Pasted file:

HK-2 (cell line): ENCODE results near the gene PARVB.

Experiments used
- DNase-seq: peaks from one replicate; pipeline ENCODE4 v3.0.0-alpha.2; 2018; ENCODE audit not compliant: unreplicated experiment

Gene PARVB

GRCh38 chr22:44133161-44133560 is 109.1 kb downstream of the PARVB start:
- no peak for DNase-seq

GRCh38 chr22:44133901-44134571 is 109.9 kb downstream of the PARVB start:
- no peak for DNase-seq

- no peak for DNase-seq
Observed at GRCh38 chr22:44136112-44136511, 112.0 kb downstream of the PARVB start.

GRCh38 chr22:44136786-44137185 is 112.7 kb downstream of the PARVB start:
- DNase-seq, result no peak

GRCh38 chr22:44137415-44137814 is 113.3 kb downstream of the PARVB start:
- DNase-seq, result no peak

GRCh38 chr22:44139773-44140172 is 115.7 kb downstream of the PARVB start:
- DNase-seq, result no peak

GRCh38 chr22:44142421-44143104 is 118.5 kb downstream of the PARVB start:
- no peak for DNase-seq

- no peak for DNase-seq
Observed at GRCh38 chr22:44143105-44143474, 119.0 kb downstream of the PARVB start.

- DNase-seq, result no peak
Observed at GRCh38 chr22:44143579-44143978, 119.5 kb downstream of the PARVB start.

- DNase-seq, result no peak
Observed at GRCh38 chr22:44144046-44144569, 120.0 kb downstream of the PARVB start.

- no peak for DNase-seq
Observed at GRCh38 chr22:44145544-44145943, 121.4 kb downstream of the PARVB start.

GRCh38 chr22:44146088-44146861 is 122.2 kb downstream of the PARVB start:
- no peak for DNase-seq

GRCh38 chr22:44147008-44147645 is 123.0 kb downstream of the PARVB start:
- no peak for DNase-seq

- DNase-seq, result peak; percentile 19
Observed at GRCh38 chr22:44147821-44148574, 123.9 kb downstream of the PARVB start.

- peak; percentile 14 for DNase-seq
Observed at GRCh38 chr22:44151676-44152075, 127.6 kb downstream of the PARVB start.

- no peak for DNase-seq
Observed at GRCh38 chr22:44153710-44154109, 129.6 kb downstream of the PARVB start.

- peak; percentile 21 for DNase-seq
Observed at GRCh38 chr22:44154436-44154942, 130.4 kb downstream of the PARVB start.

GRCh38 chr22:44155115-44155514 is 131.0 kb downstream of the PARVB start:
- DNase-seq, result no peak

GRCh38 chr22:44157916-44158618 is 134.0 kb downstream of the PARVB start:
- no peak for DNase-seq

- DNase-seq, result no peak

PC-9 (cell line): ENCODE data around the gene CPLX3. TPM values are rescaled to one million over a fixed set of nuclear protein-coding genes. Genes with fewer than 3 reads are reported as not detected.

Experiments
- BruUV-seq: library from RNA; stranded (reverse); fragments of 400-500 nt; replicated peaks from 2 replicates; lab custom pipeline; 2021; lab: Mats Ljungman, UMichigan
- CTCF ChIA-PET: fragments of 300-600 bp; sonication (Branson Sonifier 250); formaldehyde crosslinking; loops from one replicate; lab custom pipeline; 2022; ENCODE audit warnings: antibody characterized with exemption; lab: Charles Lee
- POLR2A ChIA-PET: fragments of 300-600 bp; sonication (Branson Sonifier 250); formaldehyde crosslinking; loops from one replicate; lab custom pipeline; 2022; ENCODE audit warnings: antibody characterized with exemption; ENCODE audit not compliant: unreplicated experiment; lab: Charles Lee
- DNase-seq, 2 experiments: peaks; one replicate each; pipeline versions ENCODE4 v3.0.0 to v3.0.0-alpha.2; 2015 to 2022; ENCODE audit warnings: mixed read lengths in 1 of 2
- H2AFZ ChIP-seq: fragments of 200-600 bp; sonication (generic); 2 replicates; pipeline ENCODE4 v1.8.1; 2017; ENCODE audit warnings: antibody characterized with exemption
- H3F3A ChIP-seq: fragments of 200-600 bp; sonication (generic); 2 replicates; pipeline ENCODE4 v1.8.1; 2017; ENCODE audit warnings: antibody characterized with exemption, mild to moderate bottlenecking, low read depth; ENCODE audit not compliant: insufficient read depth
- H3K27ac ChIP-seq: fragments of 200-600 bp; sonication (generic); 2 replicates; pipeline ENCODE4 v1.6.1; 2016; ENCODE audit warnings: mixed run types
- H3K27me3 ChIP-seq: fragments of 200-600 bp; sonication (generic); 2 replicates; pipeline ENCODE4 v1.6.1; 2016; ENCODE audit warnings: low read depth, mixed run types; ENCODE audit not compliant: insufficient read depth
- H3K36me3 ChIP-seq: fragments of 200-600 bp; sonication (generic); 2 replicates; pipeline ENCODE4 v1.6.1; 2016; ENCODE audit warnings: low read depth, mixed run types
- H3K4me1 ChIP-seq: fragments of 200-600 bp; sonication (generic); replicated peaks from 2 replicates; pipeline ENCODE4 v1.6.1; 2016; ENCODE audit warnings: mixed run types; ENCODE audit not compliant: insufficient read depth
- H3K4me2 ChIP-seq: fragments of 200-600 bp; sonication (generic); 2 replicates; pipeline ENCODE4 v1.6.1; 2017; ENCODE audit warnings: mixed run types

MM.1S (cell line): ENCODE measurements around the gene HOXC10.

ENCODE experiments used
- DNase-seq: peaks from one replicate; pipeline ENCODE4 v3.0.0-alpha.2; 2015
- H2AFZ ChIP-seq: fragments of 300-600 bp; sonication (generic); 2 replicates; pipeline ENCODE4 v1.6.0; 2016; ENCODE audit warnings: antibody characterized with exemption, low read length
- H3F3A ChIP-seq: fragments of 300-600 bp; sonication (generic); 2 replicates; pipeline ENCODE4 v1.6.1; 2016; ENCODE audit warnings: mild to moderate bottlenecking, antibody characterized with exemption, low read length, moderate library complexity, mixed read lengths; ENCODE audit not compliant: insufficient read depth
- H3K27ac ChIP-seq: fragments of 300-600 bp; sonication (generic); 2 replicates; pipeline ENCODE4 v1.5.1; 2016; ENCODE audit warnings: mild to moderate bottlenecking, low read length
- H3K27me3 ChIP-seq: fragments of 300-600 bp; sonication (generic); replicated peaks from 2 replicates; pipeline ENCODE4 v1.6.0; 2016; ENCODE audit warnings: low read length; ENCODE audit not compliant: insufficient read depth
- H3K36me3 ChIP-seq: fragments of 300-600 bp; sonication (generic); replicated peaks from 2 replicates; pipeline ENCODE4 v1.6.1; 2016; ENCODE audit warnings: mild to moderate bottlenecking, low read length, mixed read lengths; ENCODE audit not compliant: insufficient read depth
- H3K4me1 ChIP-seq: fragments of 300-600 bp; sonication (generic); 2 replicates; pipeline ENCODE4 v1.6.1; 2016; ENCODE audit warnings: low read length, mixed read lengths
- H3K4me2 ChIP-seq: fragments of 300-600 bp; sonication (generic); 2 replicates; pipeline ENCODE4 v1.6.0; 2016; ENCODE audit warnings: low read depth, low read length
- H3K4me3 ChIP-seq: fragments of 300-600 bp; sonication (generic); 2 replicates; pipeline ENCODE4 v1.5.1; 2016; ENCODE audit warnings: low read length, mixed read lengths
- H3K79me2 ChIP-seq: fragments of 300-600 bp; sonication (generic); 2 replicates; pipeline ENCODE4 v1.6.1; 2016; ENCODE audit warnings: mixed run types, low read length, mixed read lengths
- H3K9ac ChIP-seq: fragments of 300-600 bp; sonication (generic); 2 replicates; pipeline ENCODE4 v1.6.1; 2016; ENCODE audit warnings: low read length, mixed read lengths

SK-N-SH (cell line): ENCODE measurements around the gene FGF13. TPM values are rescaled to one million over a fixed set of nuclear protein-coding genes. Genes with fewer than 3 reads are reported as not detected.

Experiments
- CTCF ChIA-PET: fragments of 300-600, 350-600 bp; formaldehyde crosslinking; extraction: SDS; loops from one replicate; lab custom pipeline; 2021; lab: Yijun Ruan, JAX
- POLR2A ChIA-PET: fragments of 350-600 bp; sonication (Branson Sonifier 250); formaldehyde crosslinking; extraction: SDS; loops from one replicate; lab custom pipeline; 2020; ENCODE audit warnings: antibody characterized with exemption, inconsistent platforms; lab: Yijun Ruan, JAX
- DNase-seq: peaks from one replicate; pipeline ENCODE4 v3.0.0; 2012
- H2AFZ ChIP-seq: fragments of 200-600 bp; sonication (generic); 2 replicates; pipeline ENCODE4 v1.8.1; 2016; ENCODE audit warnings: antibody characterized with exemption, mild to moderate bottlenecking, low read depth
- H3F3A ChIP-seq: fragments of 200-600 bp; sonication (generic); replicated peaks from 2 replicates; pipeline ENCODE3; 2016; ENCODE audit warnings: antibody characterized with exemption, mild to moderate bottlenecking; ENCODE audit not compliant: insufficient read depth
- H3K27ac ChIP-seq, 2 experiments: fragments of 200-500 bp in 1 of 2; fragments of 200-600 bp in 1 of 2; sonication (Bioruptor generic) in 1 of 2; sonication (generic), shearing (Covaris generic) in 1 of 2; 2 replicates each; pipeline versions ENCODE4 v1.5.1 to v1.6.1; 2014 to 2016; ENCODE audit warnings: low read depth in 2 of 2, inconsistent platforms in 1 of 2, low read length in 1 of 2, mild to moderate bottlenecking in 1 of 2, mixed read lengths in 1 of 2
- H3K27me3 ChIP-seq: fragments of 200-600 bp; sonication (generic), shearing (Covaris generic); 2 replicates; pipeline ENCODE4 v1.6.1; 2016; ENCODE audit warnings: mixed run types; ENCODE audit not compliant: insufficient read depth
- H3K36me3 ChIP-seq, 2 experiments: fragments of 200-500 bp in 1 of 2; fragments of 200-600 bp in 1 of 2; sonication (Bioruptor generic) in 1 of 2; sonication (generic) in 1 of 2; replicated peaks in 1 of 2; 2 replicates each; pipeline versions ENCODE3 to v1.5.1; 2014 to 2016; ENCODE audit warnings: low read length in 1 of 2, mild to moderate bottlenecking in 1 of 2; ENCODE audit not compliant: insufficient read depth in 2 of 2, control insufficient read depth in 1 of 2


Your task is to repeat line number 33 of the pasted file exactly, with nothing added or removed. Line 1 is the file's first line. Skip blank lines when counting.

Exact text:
- peak; percentile 14 for DNase-seq